The Spirited Traveller: A tippler's dilemma in New Orleans
(Reuters.com) - Want to start a lively debate? Ask a cocktail aficionado to select the iconic cocktail of New Orleans: The Sazerac or the Ramos Gin Fizz. (The answer is at the end of this piece.)
Regardless of what's in the glass, New Orleans has long been an iconic city noted for its rich and colourful cocktail heritage. In 2002, Paul Tuennerman, co-founder (or as he prefers to be called, "Co-Instigator") of Tales of the Cocktail, set out to make sure that the city got its due.
What began as a walking tour of the town's historic bars and restaurants grew to become an enormous mecca of a cocktail conference. This July, Tales celebrates its 10-year anniversary.
"New Orleans has long been the gateway to the "New World" and home to some of the most tenacious cast-offs that have arrived at our shores for hundreds of years," Tuennerman says.
"Along with them, they've brought their culinary and cocktail heritage for all to enjoy, for centuries to come."
For those passing through town, whether for Tales or other pressing business matters, most will start their journey on famed bawdy Bourbon Street. But just steps away, Arnaud's French 75 (<www.arnaudsrestaurant.com/>) offers well-made classic cocktails in the heart of the French Quarter within a restaurant steeped in history.
"I frequently tell my travelling companions that if you've limited yourself to Bourbon Street, you've never really been to New Orleans," Tuennerman warns. "There's so much more to the city, especially when it comes to dining and drinking."
Agreed. One choice cocktail spot far from the tourist fray is Cure (<www.curenola.com/>), which has made a name for itself with quirky cutting-edge cocktails and a young, in-the-know crowd. Tuennerman also recommends Cochon (<www.cochonrestaurant.com/>) on Tchoupitoulas for pork-y Louisiana fare.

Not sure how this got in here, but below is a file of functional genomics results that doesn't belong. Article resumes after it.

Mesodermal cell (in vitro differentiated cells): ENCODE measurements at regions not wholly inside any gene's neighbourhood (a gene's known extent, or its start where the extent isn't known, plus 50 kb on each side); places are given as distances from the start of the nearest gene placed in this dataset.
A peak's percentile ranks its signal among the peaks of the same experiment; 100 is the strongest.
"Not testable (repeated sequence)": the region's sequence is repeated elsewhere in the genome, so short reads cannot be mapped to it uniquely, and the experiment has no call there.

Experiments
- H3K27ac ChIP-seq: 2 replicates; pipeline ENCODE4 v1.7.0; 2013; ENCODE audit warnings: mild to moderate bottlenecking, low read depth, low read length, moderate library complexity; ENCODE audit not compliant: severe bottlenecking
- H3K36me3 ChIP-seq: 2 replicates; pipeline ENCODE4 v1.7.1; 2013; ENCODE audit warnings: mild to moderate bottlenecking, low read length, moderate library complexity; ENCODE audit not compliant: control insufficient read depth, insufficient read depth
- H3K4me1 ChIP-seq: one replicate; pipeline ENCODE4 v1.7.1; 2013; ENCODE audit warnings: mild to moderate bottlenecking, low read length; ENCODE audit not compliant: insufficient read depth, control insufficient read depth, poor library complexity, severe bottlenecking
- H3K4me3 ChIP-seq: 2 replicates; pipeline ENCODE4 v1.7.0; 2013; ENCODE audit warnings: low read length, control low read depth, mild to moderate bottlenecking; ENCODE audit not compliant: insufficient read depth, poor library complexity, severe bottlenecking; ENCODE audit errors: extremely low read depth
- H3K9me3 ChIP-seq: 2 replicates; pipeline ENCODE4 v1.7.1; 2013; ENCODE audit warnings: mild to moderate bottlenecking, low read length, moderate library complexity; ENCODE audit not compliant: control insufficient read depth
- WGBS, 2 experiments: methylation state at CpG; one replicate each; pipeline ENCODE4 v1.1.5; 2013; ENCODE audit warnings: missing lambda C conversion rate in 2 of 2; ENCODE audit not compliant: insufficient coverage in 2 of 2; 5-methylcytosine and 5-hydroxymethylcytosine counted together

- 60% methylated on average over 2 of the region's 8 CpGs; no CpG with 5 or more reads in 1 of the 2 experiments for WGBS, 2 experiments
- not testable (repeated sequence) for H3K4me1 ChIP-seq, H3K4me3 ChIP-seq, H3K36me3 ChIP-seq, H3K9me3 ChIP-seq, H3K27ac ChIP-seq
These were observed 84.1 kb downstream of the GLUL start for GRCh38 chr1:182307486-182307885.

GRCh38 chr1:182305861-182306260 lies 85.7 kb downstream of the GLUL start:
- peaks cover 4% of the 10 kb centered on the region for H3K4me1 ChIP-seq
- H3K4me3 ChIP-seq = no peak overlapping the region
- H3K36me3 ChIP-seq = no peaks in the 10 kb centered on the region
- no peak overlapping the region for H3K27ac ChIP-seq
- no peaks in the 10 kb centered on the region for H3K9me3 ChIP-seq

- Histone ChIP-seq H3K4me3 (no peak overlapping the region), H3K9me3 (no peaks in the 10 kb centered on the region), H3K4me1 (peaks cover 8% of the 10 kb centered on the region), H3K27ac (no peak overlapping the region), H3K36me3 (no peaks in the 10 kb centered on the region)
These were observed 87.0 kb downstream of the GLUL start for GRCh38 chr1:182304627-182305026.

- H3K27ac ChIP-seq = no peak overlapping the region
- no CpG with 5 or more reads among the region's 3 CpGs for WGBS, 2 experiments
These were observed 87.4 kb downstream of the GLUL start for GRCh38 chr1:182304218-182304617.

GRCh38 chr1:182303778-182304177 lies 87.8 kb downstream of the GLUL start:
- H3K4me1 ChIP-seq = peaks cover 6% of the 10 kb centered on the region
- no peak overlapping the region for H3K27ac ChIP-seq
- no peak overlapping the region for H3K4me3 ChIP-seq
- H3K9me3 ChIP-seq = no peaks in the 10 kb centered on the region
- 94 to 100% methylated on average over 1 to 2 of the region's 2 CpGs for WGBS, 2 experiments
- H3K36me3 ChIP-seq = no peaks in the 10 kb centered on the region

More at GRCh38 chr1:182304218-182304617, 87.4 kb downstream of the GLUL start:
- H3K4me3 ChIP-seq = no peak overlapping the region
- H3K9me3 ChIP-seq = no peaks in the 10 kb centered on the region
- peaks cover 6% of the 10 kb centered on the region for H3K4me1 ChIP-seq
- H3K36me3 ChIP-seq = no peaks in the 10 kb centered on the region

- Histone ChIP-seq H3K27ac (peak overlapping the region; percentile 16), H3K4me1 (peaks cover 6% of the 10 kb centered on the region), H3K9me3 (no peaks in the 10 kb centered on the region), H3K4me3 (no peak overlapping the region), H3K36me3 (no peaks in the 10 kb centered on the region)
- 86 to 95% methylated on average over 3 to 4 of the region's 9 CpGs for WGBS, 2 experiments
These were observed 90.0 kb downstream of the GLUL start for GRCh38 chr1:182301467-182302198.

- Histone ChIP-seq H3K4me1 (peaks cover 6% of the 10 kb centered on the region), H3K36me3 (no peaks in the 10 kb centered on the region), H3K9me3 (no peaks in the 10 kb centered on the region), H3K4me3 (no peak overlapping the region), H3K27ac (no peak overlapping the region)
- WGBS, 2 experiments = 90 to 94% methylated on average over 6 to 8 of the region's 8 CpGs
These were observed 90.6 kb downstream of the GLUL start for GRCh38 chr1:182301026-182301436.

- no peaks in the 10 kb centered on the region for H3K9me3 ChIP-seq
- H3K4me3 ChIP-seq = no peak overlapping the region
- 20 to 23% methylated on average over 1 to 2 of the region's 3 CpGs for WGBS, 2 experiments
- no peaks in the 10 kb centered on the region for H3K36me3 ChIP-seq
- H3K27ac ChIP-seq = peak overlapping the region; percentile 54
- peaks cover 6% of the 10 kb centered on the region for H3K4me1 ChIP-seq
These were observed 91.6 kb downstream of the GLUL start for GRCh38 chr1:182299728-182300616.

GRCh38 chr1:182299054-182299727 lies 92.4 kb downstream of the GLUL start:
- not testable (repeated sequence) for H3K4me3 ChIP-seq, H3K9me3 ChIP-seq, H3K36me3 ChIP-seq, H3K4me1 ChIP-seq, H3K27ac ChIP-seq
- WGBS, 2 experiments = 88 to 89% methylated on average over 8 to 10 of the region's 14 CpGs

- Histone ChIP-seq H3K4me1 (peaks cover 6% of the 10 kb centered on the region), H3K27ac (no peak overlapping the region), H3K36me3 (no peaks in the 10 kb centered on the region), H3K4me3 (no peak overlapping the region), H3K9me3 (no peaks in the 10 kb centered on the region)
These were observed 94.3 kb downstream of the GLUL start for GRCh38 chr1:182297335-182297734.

And now, here's the answer to that question: Cocktailians may argue for their favourite classic cocktail, but eventually will conclude that you'll need one of each here - the Sazerac to ease into the night before and the frothy Ramos Gin Fizz to survive the morning after.
Recipe: The Night Before: Sazerac from Bitters, by Brad Thomas Parsons
This variation of the New Orleans classic gets an extra-heavy dose of Peychaud's Bitters, which were created by NOLA apothecary Antoine Peychaud circa 1830.
Splash of absinthe, Herbsaint, or Pernod
2 ounces rye
¼ ounce simple syrup
4 generous dashes Peychaud's Bitters
Garnish: thick piece of lemon zest
Add the absinthe, Herbsaint or Pernod to a chilled old-fashioned glass. Roll the glass around to coat the interior of the glass and shake out any liquid. Combine the rye, simple syrup and bitters in a mixing glass filled with ice. Stir until chilled ad strain into the prepared glass. Rub the lemon zest around the rim of the glass and serve with the zest resting on the rim.
Recipe: The Morning After: Ramos Gin Fizz by Chris McMillian, Bar UnCommon
This drink was created by Henry C. Ramos in New Orleans in the 1880s, but McMillian's version is the stuff of local legend.
1 ½ London dry gin
½ ounce fresh lemon juice
½ ounce fresh lime juice
1 ounce simple syrup
2 drops orange flower water
2 drops vanilla extract
2 ounces heavy cream
White of 1 egg
Add all of the ingredients to a cocktail shaker, and shake vigorously. (Note: No ice is added at this point, this is called a "dry shake" technique.)
Add ice, and shake again until frothy. Strain into a Collins glass and top with fizzy soda.
(Kara Newman is the author of "The Secret Financial Life of Food", Columbia University Press; publication date autumn 2012. Any opinions expressed are her own.) (Editing by Peter Myers)
- Sierra Leone's chief Ebola doctor contracts the virus
- Gaza bloodshed deepens as airlines shun Israel |
- Ukraine rebel commander acknowledges fighters had BUK missile
- TransAsia Airways plane crashes in typhoon-hit Taiwan, killing 47 |
- South Korea ferry fugitive hid behind cabin wall, bags of cash at hand